10 TIPS FOR RESPONDING TO (AND AVOIDING) AN IRS LETTER 226-J: Have you received a Letter 226-J from the IRS indicating that you owe a penalty under the Affordable Care Act? This article offers ten tips for how to respond as well as how to avoid receiving future notices.

Author:Goodman, Lindsay M.
Position::Essay
 
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One of the key provisions of the Affordable Care Act (ACA) is the employer mandate, a requirement that certain employers provide minimum essential coverage that is "affordable" and provides "minimum value" to their full-time employees (FTEs) and their dependents.

The employers, referred to as applicable large employers (ALEs), that do not meet those requirements are required to make an employer shared responsibility payment (ESRP), which is triggered if at least one of their FTEs receives a premium tax credit for purchasing individual coverage on the Health Insurance Marketplace.

In late 2017, the Internal Revenue Service (IRS) began notifying ALEs that they may be liable for an ESRP for the 2015 calendar year, which was the first year that the employer shared responsibility rules were in effect. Employers that receive the notice, called a Letter 226-J, could face significant penalties.

Generally speaking, employers employing 50 FTEs, including full-time equivalent employees, are considered ALEs. The determination of whether an ALE may be liable for an ESRP and the amount of the proposed ESRP in Letter 226-J are based on information from IRS Forms 1094-C and 1095-C filed by the ALE and the individual income tax returns filed by the ALE's employees. It is expected that Letters 226-J will continue to be issued for later calendar years as 1094-C and 1095-C forms from those years are reviewed and processed by IRS.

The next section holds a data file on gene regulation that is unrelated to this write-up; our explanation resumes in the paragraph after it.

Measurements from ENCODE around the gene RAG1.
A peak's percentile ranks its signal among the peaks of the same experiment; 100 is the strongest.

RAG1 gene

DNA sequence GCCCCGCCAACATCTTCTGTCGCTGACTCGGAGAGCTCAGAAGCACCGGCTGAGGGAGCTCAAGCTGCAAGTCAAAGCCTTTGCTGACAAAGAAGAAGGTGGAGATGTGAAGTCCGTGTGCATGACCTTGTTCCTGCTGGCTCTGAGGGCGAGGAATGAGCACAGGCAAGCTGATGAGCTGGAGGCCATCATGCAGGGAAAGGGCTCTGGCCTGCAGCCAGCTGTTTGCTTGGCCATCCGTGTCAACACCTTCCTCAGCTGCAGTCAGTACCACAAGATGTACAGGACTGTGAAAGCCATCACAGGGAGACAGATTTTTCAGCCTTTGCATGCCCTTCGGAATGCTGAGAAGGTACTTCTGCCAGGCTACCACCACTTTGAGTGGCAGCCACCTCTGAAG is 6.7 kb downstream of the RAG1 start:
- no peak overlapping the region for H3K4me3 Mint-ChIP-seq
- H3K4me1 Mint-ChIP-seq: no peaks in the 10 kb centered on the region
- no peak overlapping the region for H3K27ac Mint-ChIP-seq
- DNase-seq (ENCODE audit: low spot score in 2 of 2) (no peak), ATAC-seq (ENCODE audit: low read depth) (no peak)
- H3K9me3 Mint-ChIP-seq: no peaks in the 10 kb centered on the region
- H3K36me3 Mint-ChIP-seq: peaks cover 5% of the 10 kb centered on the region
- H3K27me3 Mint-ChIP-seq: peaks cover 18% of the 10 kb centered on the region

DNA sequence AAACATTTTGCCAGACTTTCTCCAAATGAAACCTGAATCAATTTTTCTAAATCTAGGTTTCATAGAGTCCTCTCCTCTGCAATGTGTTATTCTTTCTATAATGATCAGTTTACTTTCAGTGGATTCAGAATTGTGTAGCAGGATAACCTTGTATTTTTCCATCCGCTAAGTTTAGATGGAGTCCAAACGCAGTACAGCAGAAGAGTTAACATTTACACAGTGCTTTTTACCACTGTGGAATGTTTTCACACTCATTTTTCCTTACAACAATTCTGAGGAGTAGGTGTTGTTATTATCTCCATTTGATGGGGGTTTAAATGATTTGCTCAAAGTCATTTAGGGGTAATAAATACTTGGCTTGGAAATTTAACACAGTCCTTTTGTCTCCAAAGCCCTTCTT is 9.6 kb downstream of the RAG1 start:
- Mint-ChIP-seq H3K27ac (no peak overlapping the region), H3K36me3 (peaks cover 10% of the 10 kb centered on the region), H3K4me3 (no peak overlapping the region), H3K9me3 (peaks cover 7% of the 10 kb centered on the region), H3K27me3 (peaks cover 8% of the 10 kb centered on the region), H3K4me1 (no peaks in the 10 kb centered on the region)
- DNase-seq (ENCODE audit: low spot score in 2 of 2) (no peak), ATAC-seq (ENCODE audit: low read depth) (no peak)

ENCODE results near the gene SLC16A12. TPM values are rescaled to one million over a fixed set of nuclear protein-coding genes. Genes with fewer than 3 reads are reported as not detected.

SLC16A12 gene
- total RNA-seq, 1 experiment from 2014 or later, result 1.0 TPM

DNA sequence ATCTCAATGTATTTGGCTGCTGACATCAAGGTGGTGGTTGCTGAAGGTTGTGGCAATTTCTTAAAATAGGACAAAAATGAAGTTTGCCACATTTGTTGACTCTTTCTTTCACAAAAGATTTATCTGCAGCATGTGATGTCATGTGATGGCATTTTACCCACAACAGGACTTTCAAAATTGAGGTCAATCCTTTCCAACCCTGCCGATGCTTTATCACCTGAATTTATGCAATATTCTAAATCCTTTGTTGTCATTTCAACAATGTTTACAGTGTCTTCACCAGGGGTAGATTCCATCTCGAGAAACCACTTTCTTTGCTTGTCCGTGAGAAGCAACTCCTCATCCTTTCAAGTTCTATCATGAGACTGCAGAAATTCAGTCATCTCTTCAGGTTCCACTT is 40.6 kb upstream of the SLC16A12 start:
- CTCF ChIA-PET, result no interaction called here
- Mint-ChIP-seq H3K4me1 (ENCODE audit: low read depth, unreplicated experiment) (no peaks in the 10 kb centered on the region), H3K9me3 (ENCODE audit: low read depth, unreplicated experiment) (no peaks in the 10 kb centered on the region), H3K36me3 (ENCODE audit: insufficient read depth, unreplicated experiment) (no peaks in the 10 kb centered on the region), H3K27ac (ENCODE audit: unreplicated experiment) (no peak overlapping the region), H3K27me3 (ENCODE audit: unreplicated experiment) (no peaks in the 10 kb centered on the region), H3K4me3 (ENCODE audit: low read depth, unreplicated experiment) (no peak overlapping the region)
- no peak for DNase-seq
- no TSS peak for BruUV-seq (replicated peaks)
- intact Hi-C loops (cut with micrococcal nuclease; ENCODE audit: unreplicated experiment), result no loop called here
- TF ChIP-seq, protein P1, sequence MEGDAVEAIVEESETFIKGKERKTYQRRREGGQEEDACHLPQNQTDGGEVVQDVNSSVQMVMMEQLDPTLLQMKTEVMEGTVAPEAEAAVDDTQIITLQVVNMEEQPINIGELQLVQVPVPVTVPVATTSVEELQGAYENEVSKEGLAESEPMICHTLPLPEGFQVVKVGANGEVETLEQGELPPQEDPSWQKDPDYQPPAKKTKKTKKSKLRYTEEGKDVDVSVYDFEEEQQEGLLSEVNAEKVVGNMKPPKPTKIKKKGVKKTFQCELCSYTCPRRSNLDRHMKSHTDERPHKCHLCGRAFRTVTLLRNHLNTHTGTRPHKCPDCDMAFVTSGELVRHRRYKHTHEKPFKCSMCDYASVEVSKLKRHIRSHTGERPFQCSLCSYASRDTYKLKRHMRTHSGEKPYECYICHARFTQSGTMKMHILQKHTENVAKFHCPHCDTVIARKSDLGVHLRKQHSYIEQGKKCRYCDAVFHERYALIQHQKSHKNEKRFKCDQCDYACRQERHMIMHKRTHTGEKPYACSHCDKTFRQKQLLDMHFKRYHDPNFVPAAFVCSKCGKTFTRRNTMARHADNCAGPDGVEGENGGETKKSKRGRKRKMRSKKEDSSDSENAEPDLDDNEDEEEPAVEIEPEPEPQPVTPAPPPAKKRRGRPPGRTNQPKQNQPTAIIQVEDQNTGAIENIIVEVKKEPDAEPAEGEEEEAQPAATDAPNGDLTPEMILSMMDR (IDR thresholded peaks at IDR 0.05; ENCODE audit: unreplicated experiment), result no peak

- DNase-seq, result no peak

The following are ten tips for responding to (and avoiding) an IRS 226-J notice.

  1. Don't Panic!

    When employers first open their letters, they often freak out about the amount of the proposed ESRP. However, as explained below, the proposed ESRP is often due to an error in coding or the wrong box being checked. Therefore, it is important to keep calm and thoroughly assess the situation before jumping to the conclusion that the ESRP is accurate.

  2. Look at the Response Due Date, Put It on the Calendar and Respond ASAP

    If the deadline to respond is short, employers should immediately contact IRS at the number indicated in the letter to request an extension of time to respond.

  3. Determine Which Penalty Applies--"A" Penalty or "B" Penalty

    This is essential in order to determine what information an employer may need to gather and what supporting documentation is needed to provide an adequate response. The table explains each penalty.

  4. Review Letter 226-J and Determine What May Have Gone Wrong

    After an employer determines the type of penalty...

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